Category Measles

ID News Round-Up

Recent items of interest from the world of infectious diseases including increased risk of stroke and heart attack from shingles, needle-free flu vaccines, and measles in Europe and Minnesota…

Measles in Minnesota: 2017 Update

The 2017 Minnesota measles outbreak, with 78 cases, is now the largest measles outbreak in the state in the past 3 decades. There have been more measles cases in the Minneapolis area in 7 weeks than the entire US in 2016. It seems impossible that a vaccine-preventable disease is making a comeback here in the US, in Europe, and around the world…

Top 10 Must Read 2016 NFID Blog Posts

As 2016 comes to a close, NFID would like to wish all readers a safe and happy holiday season. As we reflect on the past year, we are pleased to share this recap of the top 10 most read blog posts in 2016…

Immunization is Crucial for Pregnant Women and Their Babies

Vaccination plays an important role in protecting the health of mother and baby. It is one of our best options in reducing their chances of morbidity and mortality from vaccine-preventable diseases.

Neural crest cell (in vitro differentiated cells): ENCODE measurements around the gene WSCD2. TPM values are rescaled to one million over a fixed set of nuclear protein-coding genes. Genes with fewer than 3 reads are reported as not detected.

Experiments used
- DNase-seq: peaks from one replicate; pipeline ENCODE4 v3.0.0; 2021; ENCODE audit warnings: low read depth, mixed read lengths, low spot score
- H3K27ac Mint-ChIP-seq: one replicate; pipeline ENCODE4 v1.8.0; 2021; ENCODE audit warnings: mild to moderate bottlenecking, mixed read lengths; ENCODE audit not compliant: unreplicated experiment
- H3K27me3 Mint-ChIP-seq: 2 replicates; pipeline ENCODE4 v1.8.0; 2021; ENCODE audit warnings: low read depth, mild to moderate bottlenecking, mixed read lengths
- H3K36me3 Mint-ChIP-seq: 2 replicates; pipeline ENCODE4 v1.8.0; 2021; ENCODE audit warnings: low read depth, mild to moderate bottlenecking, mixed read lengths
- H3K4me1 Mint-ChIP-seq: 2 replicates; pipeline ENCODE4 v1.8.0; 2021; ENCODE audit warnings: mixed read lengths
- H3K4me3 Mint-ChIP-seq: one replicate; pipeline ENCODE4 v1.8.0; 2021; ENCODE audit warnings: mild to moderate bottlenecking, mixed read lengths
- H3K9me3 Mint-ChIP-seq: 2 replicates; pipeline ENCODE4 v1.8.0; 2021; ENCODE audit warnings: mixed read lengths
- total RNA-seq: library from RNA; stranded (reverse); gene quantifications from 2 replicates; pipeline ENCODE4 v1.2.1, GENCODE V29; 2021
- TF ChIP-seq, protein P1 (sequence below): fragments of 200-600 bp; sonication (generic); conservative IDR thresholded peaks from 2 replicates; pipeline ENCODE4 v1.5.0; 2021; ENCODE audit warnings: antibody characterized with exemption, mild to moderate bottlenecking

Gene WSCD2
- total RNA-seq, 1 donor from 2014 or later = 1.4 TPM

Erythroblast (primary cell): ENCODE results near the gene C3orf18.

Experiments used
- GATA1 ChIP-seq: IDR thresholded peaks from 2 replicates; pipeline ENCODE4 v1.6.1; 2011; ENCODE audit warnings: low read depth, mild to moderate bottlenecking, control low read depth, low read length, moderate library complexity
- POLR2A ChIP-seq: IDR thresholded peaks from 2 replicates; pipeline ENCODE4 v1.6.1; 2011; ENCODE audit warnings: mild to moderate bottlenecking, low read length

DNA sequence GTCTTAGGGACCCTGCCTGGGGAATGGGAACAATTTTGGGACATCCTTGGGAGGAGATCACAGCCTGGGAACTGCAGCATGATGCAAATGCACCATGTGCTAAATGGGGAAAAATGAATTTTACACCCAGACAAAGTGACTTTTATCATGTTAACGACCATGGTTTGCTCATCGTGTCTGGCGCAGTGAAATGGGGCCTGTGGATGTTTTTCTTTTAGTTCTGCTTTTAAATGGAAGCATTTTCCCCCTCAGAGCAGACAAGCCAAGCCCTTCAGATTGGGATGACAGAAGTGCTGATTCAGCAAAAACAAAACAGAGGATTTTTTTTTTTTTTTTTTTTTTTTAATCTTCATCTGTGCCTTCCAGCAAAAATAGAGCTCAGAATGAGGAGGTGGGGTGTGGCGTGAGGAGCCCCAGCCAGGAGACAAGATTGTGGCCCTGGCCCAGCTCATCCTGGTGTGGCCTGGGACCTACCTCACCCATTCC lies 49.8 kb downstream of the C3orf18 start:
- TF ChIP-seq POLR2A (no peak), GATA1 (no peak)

The 2016 Oscars of Infectious Diseases

The infectious disease community recently celebrated three heroes at the 2016 NFID Awards Dinner, also known as the ‘Oscars’ of Infectious Diseases. Past awardee Anthony S. Fauci, MD, presented Diane E. Griffin, MD, PhD with the 2016 Maxwell Finland Award for Scientific Achievement, Robert E. Black, MD, MPH was presented the 2016 Jimmy and Rosalynn Carter Humanitarian Award by Mathuram Santosham, MD, MPH, and Larry K. Pickering, MD received the 2016 John P. Utz Leadership Award from NFID President-Elect Walter A. Orenstein, MD.

Celebrating National Infant Immunization Week (NIIW)

The NFID 19th Annual Conference on Vaccine Research (April 18-20, 2016) organizers have developed a track of presentations and posters discussing maternal and infant immunization, in honor of National Infant Immunization Week.

The New Safety Question: “Is Your Child Vaccinated?”

As parents, we all know the typical safety questions you ask when your kids go on play dates, such as “Do you have a dog?,” ”Do you keep guns in the house?,” or “Do you smoke?” But, with the increasing number of parents choosing to forego or delay vaccinating their children and the resulting resurgence of deadly childhood diseases, there is a safety risk when children play with other kids whose vaccination status is unknown.